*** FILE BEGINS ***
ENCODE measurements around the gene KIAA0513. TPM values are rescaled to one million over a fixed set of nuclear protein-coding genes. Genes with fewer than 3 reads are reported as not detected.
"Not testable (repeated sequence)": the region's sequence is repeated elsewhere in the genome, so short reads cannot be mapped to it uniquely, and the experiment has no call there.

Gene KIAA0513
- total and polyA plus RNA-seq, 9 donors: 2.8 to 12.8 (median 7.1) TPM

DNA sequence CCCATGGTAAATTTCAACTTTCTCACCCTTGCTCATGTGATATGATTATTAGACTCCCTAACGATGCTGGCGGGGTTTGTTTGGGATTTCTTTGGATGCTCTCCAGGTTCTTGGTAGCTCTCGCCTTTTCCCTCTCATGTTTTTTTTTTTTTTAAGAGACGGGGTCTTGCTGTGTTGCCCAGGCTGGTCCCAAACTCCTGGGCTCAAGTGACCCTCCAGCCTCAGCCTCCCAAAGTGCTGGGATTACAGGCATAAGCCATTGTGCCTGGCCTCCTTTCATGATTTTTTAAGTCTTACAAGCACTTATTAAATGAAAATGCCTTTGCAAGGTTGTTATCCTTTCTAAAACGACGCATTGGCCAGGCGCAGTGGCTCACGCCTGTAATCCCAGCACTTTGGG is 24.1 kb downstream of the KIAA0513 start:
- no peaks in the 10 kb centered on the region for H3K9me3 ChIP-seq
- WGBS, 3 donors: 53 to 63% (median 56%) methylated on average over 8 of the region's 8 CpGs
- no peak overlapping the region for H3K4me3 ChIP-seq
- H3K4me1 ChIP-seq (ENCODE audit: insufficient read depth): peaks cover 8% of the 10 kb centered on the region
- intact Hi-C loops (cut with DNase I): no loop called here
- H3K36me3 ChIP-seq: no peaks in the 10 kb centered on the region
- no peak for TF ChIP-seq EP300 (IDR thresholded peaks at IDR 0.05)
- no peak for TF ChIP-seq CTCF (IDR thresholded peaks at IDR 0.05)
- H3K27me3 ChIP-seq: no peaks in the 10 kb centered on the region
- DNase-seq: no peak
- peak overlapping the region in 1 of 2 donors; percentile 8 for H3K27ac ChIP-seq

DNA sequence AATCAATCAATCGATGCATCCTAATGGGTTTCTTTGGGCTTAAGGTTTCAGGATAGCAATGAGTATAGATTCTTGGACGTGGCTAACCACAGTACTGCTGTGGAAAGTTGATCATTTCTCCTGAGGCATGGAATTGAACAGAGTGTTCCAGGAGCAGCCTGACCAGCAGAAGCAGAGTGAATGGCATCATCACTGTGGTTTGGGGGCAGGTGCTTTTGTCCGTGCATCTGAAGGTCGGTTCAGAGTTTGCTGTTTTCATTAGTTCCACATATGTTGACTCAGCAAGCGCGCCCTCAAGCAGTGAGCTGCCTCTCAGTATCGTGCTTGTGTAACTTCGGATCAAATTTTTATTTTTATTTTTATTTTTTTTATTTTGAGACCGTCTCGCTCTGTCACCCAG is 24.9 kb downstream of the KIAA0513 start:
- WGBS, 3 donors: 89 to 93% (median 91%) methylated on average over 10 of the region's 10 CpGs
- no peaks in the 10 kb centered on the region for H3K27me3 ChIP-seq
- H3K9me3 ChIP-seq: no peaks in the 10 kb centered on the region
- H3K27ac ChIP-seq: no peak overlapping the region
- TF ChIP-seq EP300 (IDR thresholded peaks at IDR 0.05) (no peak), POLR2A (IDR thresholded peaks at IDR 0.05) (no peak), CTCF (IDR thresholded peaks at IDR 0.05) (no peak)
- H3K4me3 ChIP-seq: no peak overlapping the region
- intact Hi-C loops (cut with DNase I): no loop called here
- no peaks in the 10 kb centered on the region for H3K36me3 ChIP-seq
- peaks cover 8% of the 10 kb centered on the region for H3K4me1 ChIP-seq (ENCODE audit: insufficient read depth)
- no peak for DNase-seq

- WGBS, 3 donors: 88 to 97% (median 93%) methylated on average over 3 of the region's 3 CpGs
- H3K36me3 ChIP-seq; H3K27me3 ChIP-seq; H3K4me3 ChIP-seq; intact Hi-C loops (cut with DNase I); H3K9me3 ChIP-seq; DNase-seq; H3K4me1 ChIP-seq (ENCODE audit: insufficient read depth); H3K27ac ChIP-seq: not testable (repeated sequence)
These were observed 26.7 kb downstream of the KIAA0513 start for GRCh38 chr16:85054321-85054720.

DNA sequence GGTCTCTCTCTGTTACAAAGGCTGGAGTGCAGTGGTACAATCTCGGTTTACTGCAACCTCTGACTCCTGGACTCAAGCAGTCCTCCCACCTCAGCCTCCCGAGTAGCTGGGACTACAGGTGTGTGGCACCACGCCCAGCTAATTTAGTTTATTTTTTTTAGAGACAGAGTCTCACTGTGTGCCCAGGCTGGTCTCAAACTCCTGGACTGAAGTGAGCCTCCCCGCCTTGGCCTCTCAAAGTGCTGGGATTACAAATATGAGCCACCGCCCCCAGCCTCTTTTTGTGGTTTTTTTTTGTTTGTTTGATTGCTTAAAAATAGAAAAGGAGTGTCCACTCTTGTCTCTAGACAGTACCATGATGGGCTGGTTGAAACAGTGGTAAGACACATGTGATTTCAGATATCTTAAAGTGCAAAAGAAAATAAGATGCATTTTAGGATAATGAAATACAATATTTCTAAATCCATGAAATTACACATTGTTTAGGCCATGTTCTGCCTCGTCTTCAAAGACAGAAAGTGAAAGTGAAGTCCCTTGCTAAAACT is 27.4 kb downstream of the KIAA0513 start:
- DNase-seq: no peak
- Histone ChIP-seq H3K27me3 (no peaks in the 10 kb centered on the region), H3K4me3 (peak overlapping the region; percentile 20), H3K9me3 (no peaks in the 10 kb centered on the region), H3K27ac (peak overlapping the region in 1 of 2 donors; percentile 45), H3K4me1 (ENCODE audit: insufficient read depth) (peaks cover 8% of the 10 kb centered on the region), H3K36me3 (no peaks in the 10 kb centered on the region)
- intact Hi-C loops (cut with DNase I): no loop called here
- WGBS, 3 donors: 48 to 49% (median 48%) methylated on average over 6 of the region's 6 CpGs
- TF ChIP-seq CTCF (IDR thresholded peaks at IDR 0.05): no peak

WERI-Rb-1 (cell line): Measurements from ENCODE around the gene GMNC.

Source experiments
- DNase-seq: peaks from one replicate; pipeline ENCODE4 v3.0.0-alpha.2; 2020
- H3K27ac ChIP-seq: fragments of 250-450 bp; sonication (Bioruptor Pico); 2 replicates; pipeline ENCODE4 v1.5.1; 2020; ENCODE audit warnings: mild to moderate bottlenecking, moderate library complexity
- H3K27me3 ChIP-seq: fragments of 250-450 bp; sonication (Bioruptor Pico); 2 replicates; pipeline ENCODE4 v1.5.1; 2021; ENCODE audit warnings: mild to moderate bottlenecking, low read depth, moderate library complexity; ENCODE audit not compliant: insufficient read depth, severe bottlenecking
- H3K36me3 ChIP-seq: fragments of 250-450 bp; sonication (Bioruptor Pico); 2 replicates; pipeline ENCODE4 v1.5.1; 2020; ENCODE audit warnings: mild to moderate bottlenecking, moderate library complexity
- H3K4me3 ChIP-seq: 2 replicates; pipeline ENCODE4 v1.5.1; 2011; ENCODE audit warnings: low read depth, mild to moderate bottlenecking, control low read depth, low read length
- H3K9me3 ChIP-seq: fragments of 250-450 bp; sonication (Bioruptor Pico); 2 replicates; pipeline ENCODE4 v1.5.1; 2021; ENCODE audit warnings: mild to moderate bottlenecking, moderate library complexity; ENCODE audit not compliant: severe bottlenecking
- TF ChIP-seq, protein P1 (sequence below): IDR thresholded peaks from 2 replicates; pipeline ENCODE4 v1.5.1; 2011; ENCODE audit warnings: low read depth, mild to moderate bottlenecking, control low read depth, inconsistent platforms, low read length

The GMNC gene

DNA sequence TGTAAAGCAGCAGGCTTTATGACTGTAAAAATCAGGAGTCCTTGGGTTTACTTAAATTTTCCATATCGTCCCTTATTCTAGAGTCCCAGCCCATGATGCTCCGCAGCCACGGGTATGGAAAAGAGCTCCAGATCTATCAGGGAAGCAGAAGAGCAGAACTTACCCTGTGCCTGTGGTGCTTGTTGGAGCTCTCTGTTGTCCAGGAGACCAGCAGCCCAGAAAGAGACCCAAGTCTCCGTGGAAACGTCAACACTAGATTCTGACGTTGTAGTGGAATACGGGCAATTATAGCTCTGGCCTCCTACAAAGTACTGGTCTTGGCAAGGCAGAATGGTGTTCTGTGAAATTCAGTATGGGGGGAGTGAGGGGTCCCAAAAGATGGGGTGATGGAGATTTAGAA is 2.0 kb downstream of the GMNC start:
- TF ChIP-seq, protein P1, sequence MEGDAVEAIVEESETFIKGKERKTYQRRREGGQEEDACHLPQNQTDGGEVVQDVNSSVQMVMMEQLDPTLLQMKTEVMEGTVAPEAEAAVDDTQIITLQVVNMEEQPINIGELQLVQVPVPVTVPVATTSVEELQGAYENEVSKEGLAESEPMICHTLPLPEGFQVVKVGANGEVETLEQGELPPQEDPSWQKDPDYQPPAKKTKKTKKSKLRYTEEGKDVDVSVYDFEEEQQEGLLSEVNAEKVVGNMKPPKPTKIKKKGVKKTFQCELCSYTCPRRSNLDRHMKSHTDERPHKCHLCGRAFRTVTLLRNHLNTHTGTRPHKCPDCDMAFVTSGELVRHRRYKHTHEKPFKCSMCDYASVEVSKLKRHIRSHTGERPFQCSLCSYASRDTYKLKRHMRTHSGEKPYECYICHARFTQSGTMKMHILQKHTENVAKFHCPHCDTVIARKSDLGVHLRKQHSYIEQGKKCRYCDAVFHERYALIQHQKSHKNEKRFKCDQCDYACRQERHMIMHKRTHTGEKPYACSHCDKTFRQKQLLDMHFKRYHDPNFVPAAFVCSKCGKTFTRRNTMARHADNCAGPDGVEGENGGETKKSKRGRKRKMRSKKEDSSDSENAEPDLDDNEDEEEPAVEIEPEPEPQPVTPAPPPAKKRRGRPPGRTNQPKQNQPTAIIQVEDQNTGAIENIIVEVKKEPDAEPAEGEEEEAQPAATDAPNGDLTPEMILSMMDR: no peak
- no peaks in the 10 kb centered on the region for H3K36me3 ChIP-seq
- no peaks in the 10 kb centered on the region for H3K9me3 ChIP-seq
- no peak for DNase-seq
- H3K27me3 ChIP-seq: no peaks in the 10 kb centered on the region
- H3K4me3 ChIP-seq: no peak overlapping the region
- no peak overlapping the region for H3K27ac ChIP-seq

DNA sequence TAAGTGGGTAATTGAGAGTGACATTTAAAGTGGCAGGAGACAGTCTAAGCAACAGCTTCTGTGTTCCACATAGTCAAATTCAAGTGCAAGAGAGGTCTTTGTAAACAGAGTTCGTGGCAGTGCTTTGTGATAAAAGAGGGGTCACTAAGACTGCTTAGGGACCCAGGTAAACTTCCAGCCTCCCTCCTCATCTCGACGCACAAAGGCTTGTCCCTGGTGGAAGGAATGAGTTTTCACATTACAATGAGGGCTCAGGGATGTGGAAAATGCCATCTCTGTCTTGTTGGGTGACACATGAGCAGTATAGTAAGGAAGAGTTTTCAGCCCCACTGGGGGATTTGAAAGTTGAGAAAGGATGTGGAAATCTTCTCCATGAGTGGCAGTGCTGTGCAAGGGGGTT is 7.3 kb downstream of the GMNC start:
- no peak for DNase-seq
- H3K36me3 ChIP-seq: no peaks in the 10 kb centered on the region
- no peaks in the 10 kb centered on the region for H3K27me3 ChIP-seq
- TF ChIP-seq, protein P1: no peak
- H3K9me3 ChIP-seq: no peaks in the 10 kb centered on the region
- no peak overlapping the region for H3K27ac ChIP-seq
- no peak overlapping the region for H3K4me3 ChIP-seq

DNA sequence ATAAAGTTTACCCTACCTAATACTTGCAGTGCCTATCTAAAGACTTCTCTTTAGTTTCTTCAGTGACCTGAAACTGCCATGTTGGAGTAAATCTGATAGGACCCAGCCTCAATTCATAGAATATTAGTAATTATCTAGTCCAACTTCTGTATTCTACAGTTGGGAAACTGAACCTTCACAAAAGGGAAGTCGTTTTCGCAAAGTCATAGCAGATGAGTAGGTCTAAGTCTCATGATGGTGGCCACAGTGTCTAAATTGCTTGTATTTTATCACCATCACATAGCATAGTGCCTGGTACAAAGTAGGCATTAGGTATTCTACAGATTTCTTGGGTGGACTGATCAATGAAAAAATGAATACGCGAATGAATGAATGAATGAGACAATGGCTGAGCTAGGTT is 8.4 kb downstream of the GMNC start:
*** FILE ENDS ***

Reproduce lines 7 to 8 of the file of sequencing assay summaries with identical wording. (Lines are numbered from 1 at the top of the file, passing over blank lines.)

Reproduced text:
- WGBS, 3 donors: 53 to 63% (median 56%) methylated on average over 8 of the region's 8 CpGs
- no peak overlapping the region for H3K4me3 ChIP-seq